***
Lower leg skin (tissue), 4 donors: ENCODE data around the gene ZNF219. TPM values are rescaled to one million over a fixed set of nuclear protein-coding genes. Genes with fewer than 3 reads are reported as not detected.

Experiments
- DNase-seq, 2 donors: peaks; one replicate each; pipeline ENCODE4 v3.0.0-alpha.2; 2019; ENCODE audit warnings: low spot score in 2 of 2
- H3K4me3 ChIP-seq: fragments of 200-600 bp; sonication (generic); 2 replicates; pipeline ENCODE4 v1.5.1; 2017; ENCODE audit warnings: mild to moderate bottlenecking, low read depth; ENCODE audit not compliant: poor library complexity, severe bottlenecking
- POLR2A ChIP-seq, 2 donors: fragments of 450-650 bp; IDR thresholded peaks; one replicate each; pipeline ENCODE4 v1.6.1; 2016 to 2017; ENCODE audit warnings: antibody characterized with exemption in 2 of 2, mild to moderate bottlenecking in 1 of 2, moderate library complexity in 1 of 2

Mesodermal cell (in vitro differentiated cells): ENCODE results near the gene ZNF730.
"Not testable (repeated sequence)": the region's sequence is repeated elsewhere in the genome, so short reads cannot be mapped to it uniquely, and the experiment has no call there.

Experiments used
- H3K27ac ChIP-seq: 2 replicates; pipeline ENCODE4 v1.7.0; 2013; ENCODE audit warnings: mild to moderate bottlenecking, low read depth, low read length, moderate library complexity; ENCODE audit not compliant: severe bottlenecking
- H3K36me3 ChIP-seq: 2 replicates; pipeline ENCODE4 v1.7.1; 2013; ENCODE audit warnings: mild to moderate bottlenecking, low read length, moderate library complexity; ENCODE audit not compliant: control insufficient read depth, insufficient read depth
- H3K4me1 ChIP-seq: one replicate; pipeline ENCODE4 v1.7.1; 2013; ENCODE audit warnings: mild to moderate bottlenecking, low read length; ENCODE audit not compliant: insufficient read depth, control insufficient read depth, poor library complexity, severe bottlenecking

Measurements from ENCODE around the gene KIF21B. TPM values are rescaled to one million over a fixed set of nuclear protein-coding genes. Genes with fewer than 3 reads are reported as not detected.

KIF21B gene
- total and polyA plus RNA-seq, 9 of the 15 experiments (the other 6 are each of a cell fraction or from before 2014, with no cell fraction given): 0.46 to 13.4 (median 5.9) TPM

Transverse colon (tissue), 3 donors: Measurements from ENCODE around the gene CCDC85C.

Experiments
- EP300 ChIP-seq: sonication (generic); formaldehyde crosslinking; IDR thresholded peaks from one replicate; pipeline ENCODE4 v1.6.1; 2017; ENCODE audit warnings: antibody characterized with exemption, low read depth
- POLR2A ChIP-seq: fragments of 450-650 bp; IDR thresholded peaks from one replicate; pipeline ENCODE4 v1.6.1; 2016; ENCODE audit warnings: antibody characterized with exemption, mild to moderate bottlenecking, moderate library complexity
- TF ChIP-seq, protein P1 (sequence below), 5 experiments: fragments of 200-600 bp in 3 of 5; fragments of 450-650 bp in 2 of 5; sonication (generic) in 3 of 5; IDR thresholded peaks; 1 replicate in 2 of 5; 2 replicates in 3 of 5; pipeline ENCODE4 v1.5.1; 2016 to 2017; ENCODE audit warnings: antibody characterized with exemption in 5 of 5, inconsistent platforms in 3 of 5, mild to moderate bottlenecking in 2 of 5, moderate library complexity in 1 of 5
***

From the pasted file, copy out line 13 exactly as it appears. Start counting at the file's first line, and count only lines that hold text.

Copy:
KIF21B gene